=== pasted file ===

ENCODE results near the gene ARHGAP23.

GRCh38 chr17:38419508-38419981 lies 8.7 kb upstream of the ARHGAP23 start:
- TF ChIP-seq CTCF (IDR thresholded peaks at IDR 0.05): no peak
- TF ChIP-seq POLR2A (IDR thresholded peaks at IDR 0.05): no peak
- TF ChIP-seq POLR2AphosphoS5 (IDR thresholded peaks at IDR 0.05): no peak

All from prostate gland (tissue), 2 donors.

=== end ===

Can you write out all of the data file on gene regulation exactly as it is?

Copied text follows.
ENCODE results near the gene ARHGAP23.

GRCh38 chr17:38419508-38419981 lies 8.7 kb upstream of the ARHGAP23 start:
- TF ChIP-seq CTCF (IDR thresholded peaks at IDR 0.05): no peak
- TF ChIP-seq POLR2A (IDR thresholded peaks at IDR 0.05): no peak
- TF ChIP-seq POLR2AphosphoS5 (IDR thresholded peaks at IDR 0.05): no peak

All from prostate gland (tissue), 2 donors.